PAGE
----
Domestic ducks may pose a major threat of spreading avian flu to animals and humans, scientists believe.
The team studied mallard ducks
Not only do they harbour the virus with few signs, making it hard to spot, the virus mutates in them, meaning they could cause a large human outbreak.
The International team, including experts from China, Indonesia, Thailand, the US and Vietnam, tested ducks in the lab.
Their findings appear in Proceedings of the National Academy of Sciences.
Millions of chicken and other fowl have died or been destroyed in bird flu outbreaks in several East Asian nations since 2003.
The deadliest strain - H5N1 - has killed 38 people in Vietnam, 12 in Thailand and four in Cambodia since late 2003.
Humans catch the disease through close contact with live infected birds.
Birds excrete the virus in their faeces, which dries and becomes pulverised, and is then inhaled.
To date, the main focus has been on infected chickens. However, more recently cases have been reported in domestic ducks.
Now Dr Robert Webster, from St Jude Children's Research Hospital in Memphis, the US, and colleagues believe these animals have become the "Trojan horse" of the virus - a silent reservoir of infection.
They infected two four-week-old mallard ducks with various strains of the virus isolated in 1997-2004 from humans or poultry throughout South Asia, including H5N1.
Four hours later they placed these in the same cage as two other non-infected ducks.
The researchers observed what happened to the birds over the next 21 days.
Both of the infected ducks shed the virus, mainly through the upper respiratory tract rather than in their droppings.
Both of the other two ducks caught the virus, and one completely cleared it by day seven.
The team found that viral characteristics had changed since 2002.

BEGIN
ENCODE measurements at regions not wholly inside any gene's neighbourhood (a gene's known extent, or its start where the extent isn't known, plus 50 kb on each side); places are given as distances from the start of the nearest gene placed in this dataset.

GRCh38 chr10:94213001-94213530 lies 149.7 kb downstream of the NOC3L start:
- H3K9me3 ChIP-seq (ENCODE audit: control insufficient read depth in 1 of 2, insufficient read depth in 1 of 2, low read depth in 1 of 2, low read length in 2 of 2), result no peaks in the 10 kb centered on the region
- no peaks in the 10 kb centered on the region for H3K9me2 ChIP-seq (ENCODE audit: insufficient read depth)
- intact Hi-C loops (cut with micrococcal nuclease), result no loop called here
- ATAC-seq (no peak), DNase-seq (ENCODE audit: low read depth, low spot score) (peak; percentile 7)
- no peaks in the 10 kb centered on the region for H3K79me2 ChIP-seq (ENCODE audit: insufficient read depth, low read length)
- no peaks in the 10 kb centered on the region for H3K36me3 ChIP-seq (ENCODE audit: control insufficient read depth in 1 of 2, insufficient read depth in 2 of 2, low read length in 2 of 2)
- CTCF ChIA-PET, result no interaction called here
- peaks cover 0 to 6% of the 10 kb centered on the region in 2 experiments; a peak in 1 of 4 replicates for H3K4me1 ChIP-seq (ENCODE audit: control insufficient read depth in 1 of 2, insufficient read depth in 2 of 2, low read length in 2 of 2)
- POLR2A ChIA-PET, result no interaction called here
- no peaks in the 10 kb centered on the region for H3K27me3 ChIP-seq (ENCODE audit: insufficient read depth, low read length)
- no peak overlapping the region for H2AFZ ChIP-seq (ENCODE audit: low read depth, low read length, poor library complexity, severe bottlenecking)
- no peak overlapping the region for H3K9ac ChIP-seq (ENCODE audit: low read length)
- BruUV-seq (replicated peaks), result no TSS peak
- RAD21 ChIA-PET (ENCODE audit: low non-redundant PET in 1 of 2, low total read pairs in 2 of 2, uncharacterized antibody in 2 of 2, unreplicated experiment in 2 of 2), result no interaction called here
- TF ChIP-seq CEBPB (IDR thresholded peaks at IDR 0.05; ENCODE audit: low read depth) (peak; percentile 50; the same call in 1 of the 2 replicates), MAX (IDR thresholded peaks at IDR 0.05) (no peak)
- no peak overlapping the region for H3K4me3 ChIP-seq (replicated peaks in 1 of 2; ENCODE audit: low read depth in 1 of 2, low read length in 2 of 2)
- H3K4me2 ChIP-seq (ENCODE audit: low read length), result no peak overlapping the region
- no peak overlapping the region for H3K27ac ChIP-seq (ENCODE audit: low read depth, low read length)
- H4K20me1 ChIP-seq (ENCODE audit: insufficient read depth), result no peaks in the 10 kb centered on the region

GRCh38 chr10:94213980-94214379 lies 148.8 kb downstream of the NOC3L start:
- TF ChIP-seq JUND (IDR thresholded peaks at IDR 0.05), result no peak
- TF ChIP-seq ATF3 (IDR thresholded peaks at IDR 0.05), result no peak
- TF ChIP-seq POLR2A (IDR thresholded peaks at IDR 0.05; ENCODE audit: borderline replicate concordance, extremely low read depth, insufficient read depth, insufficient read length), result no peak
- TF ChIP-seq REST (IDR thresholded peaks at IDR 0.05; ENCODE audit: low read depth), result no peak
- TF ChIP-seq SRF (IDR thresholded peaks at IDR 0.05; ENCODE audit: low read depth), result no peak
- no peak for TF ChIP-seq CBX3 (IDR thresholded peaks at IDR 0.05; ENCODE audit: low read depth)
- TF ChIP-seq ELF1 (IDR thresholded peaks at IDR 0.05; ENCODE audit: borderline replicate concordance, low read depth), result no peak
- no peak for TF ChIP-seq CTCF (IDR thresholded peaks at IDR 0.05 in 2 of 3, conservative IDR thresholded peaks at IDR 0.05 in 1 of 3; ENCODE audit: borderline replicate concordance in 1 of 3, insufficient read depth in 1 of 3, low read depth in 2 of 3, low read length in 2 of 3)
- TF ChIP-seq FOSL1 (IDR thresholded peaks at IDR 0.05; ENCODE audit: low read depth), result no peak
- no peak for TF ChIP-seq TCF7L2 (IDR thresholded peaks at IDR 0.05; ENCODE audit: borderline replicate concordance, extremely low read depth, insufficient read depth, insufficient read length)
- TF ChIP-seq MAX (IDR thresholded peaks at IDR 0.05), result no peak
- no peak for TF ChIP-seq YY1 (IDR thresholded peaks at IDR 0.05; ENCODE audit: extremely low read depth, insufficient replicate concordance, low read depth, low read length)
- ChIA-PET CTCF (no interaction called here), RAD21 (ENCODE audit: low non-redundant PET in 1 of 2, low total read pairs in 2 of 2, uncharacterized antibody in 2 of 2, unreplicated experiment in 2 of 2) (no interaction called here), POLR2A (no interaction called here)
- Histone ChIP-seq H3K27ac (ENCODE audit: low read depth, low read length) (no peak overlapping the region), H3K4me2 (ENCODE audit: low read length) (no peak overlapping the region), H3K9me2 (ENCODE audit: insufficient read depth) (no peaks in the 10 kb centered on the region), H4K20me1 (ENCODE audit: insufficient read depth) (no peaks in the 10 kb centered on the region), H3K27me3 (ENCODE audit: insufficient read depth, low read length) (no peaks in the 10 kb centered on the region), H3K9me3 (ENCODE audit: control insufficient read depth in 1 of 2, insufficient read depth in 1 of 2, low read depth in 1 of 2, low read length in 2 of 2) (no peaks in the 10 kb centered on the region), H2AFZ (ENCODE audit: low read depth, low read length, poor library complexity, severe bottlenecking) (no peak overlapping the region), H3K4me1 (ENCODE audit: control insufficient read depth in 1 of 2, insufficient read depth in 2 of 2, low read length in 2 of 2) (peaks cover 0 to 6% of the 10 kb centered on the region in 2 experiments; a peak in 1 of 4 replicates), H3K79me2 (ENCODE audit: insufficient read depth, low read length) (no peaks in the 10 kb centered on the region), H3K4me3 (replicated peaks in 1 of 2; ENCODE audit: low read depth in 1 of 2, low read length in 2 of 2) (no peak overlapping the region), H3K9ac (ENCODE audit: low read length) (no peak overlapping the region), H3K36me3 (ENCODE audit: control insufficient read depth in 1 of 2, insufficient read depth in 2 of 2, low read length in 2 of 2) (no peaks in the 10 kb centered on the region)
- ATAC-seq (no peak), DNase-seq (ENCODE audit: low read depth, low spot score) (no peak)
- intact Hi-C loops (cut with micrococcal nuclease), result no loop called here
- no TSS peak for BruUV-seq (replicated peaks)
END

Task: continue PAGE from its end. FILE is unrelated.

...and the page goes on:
Ducks infected with H5N1 from 2003 or 2004 shed the virus for 11-17 days, a longer transmission time than pre-2002 strains.
Although the virus no longer caused disease in healthy ducks exposed to it, it was still able to cause disease in chickens.
Dr Webster and colleagues told PNAS: "Here we show that these H5N1 viruses are reverting to nonpathogenicity in ducks.
"Since this newer strain is still potentially harmful to humans, ducks may play a role in spreading further outbreaks."
The real danger is that a mutation will arise that will mean the virus can spread directly between humans.
A spokeswoman from the Health Protection Agency said: "The research offers some interesting new information relating to disease in ducks.
"However, the relationship of this work or implications for human health or human transmission remain speculative, but clearly work in this area is of great interest and reported results are welcomed.
"A primary concern remains the possibility of the virus evolving so that it can transfer readily from human to human, however this is not an issue that this research addresses."
A spokeswoman from the World Health Organization said: "The spread of avian influenza viruses in animals needs to be monitored, as these are viruses that have proven their ability to jump the species barrier."
Dr Juan Lubroth, an expert in avian flu from the Food and Agriculture Organization, said the lab work supported what they were seeing in their field work in Asia.
He said it was important to look at ways of controlling the infection, such as vaccinating healthy animals, culling infected ones and encouraging better farming practices.
For example, ensuring farmers are financially compensated for any animals lost to culling could encourage them to alert authorities to cases of infection, he said.